The first serious run using the “system” was to profile the individual open strings (one at a time) allowing about 12 to 16 seconds for the signals to die out. The data (waveforms) were placed on one track, and a verbal description of activities placed on another using one of the R24’s built in microphones.
This was followed by the “strum” of the open strings…excited at fret 28 and allowed about 16 seconds to decay.
Next was the “scrub” which is continually strumming all strings at all frets above the bar, and moving the bar to all frets…no decay time needed in this case.
Then there was the response signal from the pickup for exciting the PSG by hitting various locations with the bar. The locations were front apron center, end plate center, right rear leg center, and rear apron center. No decay time needed here.
These signals were recorded on the R24 without any effects. At the same time they were fed to the computer running the FSA program so that their changing spectrum could be observed. These same signals may be replayed for subsequent processing including harmonic content vs time after excitation. These processed presentations may then be captured as “frames” and converted to jpeg or other formats, and stored (as in Photobucket, and made available to whoever is interested. This allows comparing PSG and pickup combinations from a “library” of data. The dynamics are lost by reducing the presentation to “frames”.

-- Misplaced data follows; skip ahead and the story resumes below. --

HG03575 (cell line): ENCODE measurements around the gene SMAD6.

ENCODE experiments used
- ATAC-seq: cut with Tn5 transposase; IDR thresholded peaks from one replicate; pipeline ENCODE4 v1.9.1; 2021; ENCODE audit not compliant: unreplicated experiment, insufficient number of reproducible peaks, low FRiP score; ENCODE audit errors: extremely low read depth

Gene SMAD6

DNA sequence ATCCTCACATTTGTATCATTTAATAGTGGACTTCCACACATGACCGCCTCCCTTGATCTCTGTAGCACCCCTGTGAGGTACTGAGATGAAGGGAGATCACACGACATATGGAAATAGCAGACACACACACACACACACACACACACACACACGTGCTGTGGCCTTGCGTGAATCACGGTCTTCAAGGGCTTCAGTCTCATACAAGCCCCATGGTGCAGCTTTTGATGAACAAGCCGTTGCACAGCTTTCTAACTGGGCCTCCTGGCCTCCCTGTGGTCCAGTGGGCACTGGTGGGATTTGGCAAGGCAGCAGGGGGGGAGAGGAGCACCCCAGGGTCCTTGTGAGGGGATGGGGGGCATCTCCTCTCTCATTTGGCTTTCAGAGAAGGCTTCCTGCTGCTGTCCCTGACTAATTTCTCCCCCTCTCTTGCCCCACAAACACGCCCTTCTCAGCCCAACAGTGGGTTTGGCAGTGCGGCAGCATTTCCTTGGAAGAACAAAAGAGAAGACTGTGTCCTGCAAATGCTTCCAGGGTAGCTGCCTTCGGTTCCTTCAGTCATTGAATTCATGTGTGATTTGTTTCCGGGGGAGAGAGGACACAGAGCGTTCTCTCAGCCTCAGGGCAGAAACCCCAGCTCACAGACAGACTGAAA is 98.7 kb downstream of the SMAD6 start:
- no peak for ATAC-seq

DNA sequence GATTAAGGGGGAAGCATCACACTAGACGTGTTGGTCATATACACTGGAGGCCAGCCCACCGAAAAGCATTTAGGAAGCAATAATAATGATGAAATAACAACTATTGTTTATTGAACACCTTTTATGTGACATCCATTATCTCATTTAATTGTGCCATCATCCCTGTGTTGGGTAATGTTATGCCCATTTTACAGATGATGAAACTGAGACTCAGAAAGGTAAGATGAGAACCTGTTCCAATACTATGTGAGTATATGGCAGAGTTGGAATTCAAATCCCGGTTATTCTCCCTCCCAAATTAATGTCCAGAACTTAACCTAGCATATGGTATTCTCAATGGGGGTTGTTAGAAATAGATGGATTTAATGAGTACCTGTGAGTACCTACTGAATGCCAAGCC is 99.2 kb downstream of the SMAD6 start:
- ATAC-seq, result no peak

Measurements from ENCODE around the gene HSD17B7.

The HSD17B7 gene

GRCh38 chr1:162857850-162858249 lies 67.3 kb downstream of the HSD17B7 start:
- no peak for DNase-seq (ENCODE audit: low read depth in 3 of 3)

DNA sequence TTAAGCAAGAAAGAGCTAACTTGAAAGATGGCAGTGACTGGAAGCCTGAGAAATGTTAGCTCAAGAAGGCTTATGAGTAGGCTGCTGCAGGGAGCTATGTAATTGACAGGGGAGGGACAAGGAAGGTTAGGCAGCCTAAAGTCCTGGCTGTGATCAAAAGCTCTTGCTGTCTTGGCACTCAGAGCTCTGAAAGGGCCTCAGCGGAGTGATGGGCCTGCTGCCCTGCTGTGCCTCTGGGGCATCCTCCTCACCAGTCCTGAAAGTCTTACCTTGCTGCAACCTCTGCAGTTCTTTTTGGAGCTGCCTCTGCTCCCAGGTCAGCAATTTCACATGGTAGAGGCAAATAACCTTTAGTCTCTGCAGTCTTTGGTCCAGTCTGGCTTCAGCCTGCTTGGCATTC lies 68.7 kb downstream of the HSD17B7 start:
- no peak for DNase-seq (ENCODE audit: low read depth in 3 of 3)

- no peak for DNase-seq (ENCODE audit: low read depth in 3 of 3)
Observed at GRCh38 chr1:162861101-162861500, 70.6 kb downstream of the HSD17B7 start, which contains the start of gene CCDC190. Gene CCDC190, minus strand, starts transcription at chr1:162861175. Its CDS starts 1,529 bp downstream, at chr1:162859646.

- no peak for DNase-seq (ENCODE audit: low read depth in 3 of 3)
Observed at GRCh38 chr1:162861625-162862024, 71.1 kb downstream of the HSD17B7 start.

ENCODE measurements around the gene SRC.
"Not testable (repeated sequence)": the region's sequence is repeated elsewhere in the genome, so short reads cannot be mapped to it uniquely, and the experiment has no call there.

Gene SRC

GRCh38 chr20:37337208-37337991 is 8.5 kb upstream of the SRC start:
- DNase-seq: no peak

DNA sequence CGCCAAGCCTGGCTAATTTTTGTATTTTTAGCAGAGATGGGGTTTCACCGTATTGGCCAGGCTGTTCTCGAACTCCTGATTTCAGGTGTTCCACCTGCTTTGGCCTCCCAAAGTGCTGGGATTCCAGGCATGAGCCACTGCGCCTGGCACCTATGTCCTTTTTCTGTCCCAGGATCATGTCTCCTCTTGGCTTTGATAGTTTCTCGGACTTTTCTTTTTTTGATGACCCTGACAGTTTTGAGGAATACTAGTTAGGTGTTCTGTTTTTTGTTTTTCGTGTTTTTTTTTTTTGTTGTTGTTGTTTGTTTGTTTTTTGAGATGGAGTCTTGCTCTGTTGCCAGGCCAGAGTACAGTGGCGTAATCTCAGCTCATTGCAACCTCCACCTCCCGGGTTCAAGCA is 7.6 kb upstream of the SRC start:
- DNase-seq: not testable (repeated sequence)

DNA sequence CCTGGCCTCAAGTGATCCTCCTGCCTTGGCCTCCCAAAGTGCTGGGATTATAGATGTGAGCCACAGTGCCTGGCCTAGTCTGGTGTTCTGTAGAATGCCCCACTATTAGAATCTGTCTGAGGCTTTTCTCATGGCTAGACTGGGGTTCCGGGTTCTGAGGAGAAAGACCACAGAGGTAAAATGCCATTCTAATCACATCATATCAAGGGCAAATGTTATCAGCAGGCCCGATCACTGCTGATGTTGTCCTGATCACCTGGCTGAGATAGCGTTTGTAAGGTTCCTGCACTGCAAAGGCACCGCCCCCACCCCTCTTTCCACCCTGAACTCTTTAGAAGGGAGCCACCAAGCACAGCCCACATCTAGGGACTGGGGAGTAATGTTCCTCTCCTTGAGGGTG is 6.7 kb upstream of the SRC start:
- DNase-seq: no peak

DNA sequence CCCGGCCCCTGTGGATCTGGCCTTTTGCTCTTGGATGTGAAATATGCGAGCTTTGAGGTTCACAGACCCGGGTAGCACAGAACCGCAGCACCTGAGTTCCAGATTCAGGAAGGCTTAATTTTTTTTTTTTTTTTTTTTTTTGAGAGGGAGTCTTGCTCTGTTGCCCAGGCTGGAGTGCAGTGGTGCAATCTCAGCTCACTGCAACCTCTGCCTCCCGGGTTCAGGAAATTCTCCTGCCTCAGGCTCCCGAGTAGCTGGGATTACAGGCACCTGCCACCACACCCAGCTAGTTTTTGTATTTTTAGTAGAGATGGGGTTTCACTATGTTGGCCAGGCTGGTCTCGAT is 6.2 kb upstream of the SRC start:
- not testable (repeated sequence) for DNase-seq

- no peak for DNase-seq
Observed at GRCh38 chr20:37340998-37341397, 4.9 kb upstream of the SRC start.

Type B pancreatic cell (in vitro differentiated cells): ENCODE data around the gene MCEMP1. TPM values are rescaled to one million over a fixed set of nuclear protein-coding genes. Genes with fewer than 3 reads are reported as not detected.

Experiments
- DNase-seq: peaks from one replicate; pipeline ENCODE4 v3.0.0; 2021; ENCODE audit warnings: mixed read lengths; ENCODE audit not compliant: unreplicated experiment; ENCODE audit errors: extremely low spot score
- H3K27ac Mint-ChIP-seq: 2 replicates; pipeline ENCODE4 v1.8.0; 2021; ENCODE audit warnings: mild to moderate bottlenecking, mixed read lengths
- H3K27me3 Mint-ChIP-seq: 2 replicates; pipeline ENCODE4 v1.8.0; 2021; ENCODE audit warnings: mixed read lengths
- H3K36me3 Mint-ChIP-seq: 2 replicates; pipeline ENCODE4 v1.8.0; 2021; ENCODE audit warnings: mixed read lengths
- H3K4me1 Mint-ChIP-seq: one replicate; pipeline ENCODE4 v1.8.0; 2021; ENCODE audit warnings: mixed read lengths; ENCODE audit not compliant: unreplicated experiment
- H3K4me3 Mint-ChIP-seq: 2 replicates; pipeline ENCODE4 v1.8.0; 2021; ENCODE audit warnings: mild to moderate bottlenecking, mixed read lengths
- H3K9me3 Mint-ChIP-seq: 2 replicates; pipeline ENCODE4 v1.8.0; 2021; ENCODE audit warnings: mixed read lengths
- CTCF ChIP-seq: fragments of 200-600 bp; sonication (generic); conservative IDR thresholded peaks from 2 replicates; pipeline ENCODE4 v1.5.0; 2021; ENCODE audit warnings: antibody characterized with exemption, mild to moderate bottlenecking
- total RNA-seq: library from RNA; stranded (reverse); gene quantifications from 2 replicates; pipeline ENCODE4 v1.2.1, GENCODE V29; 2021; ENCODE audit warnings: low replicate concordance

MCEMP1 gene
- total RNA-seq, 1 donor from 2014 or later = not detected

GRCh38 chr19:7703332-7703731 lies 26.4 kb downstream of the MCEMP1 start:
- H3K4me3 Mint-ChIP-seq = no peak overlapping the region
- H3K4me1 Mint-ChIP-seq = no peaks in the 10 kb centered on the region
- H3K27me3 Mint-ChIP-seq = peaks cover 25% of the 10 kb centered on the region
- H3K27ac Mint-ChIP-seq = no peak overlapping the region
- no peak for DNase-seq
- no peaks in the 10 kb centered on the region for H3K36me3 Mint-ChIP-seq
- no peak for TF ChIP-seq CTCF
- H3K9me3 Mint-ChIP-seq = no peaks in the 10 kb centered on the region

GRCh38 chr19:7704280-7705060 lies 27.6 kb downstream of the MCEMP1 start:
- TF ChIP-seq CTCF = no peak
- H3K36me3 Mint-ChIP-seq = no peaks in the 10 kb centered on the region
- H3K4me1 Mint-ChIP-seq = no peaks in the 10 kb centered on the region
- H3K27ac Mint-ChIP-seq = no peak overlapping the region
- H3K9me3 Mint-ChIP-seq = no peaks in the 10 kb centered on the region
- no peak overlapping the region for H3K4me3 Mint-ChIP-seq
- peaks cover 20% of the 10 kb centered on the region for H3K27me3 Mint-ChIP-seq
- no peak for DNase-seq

The audio signals may made available in the WAV and other common formats so that those interested can hear, and if they have the FSA software see the harmonic dance that takes place in the data along with the sound.
The “system” components are:
The ZOOM R24 for recording the data.http://www.samsontech.com/products/prod ... rodID=2054
A computer for processing and viewing.
The TRU RTA FSA and oscilloscope software to view and capture and process the signals.http://www.trueaudio.com/rta_abt1.htm
The SNAGIT software to reduce the FSA presentation to jpeg or other format “frames”.http://www.techsmith.com/snagit/
PHOTOBUCKET to store the “frames”.http://photobucket.com/
Add SONAR X1 for more sophisticated processing.http://www.cakewalk.com/products/sonar/
Add a VIDCAM to record the activity.
Four runs were made this AM =:
Using one pickup = Danny Shields #1,
Three 14 string PSGs = the BEAST, a PST 13 series, and a Sierra Bill Stafford setup.
The BEAST had the DS#1 used in both the neck and bridge slots.
In all cases the DS#1 was set at the tap giving 16K ohms.
Getting the data takes about 15 minutes per PSG. Post processing is another issue…it depends what info is desired.
This same system can be used to compare bars, sustain vs. bar type and string location, string noise as a function of bar type, string harmonics and sustain vs. age/use etc., and even the spectrum of use by player, both before and after the amp and effects, and then the Sound Power Level at different parts of the room